The G-League impact on the Orlando Magic’s draft process

Melvin Frazier is still seeking his first real opportunity to hit a NBA court two years into his time with the Orlando Magic. (Photo by David Dow/NBAE via Getty Images)
Melvin Frazier is still seeking his first real opportunity to hit a NBA court two years into his time with the Orlando Magic. (Photo by David Dow/NBAE via Getty Images) /

The Orlando Magic’s G-League experiment in Lakeland was a success in the first year. And it appears the team is planning to use it heavily again.

The Orlando Magic are in a position to take a few risks and take a few projects. The team is still not wholly formed and is thinking about how to develop and build their franchise more than competing immediately. With their draft picks in the second round they grabbed two athletic wings to fill the roster.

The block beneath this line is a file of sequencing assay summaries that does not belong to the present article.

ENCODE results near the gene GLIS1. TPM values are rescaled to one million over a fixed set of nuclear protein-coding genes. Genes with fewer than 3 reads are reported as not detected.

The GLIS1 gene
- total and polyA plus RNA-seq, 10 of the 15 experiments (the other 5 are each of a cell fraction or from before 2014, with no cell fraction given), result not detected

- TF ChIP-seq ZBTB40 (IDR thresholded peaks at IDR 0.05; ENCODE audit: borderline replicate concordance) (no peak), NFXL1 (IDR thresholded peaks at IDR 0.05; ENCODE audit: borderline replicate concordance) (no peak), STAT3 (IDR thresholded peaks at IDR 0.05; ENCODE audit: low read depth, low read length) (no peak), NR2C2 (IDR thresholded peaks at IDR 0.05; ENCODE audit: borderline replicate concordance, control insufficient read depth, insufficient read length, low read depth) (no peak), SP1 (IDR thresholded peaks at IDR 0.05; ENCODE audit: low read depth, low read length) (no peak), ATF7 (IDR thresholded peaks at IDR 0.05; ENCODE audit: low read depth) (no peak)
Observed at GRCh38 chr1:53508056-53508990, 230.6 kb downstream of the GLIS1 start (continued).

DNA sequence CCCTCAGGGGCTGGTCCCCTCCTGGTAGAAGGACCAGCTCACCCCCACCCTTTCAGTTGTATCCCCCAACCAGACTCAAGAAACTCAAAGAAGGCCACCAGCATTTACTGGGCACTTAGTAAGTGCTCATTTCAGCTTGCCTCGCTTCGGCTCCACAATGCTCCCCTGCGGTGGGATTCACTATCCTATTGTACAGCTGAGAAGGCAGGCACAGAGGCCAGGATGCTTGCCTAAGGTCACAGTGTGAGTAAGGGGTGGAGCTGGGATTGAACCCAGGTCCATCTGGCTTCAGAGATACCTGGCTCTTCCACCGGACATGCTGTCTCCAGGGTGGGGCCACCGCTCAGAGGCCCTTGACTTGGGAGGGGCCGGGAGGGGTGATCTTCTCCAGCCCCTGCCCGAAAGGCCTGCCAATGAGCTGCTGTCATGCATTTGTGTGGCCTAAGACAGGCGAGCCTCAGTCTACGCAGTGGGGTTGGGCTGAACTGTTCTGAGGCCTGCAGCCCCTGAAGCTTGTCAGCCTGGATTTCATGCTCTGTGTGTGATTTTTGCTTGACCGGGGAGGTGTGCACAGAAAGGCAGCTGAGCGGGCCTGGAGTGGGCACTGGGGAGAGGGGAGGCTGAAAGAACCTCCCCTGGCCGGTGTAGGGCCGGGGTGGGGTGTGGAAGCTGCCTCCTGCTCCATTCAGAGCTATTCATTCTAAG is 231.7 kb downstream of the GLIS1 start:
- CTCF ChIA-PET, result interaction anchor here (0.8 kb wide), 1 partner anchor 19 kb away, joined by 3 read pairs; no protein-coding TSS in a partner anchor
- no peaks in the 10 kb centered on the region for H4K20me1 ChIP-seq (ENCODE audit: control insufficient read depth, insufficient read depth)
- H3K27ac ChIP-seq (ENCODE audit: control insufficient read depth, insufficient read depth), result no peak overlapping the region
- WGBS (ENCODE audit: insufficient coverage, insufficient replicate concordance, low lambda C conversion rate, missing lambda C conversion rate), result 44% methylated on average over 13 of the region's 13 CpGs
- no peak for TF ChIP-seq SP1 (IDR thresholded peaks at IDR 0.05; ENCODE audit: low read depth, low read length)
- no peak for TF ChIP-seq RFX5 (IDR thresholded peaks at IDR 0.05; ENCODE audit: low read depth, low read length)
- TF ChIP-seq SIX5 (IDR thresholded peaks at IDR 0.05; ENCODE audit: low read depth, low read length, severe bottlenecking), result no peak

It seemed like duplicating talent so close to each other in the second round was something of a risk. How would the team play both players — especially with a roster that is already full of wings like Jonathon Simmons, Terrence Ross and Evan Fournier. Not to mention last year’s second-round pick, Wesley Iwundu, and a G-League call-up in Rodney Purvis.

Time for Melvin Frazier and Justin Jackson to play will be difficult to find.

Of course, that is probably not the ultimate goal. Melvin Frazier and Justin Jackson may not spend much of their development time with the Magic their rookie years. The team knows it has a tool to help guide them along, allowing them to make these kinds of long-term investments.

Orlando made their picks with the G-League and the possibility of using this tool in mind.

"“I think that the importance of the G-League is growing,” president of basketball operations Jeff Weltman said before the draft. “Obviously with us personally having it in Lakeland is more attached to our group. Stan Heath has been in our gym every day talking to Cliff and being around our players. Obviously, Anthony Parker is in our war room and Adetunji Adedipe who are our GM and assistant gm for Lakeland. It is actually part of the conversation. If we select this kid, what is his path in Lakeland and how he feeds into our team? it has become part of the conversation.”"